Theory of Relativity

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Albert Einstein's Theory of Relativity usually encompasses two interrelated theories: Special Relativity and General Relativity.

Special Relativity applies to all physical phenomena in the absence of gravity. General Relativity explains the law of gravitation and its relation to other forces of nature. It applies to the cosmological and astrophysical realm, including astronomy.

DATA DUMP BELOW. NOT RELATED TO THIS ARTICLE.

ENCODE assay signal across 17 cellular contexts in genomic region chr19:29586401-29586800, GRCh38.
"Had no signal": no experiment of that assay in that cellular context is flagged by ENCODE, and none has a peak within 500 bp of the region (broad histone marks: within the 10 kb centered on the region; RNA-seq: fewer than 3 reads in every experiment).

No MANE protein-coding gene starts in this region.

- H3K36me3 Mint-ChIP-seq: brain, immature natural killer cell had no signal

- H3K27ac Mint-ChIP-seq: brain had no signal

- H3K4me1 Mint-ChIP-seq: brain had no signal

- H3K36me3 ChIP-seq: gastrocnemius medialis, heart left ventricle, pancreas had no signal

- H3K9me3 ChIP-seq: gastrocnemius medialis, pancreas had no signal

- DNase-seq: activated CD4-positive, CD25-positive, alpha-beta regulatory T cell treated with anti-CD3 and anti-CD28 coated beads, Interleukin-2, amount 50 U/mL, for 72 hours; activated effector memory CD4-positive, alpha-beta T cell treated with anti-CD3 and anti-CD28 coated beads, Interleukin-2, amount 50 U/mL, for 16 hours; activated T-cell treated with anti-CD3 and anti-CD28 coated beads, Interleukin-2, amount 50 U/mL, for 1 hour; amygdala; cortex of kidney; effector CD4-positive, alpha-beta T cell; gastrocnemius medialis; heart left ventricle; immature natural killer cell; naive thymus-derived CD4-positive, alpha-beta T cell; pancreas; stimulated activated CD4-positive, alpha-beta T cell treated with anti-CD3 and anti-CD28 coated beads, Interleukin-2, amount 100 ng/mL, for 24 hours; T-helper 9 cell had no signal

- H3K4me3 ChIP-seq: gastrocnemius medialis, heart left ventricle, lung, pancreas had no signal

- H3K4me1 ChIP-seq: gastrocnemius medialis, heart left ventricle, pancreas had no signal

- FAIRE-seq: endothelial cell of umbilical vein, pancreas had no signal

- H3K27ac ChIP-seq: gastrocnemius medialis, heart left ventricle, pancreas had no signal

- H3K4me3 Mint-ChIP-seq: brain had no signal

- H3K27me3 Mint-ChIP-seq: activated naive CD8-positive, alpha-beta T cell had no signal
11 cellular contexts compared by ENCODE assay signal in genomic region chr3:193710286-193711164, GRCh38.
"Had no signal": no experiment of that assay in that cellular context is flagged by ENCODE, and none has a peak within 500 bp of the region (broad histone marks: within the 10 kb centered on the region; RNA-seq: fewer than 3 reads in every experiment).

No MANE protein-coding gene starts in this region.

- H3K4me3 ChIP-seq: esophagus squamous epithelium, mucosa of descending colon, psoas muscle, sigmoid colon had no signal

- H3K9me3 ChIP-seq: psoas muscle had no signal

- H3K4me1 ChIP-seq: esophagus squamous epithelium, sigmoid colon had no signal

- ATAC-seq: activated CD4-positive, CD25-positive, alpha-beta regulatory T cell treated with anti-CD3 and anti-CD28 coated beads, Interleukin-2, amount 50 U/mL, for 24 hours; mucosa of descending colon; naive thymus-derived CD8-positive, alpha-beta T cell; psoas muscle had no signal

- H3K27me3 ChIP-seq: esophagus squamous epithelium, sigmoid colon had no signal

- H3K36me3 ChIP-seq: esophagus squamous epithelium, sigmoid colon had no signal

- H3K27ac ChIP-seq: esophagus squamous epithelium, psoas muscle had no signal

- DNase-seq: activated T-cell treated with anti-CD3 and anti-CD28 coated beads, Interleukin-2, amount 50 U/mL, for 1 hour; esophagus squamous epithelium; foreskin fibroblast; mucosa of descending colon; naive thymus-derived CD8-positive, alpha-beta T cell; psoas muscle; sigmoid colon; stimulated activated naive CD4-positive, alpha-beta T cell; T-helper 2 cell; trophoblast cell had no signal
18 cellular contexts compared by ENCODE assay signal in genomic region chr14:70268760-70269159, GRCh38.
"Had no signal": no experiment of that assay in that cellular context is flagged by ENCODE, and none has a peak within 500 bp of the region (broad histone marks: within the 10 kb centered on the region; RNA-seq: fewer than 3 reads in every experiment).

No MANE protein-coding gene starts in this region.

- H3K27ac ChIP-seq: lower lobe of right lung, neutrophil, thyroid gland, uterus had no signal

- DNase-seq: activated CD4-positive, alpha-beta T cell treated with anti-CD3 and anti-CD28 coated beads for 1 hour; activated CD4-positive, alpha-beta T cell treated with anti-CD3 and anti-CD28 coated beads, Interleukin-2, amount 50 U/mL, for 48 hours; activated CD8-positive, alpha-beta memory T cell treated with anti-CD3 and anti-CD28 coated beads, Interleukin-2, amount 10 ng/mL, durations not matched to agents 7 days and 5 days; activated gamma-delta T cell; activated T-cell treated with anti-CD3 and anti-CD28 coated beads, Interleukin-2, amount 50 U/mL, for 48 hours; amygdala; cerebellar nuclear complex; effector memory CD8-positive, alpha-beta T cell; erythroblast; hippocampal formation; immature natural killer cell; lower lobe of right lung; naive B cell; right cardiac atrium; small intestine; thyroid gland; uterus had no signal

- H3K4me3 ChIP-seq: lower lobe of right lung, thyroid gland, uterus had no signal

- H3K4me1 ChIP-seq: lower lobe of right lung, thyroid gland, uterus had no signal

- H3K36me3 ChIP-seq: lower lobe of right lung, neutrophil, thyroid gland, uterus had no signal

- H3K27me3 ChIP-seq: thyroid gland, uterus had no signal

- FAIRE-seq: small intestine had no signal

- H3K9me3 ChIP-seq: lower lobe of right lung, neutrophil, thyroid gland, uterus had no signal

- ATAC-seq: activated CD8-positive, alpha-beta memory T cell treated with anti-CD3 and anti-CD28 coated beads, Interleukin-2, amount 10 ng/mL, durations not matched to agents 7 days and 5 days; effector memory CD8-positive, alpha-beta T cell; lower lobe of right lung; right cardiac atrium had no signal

The theory transformed theoretical physics and astronomy during the 20th century, superseding a 200-year-old theory of mechanics created primarily by Isaac Newton. It introduced concepts including spacetime as a unified entity of space and time, relativity of simultaneity, kinematic and gravitational time dilation, and length contraction. In the field of physics, relativity improved the science of elementary particles and their fundamental interactions, along with ushering in the nuclear age. With relativity, cosmology and astrophysics predicted extraordinary astronomical phenomena such as neutron stars, black holes, and gravitational waves.[1] [2][3]


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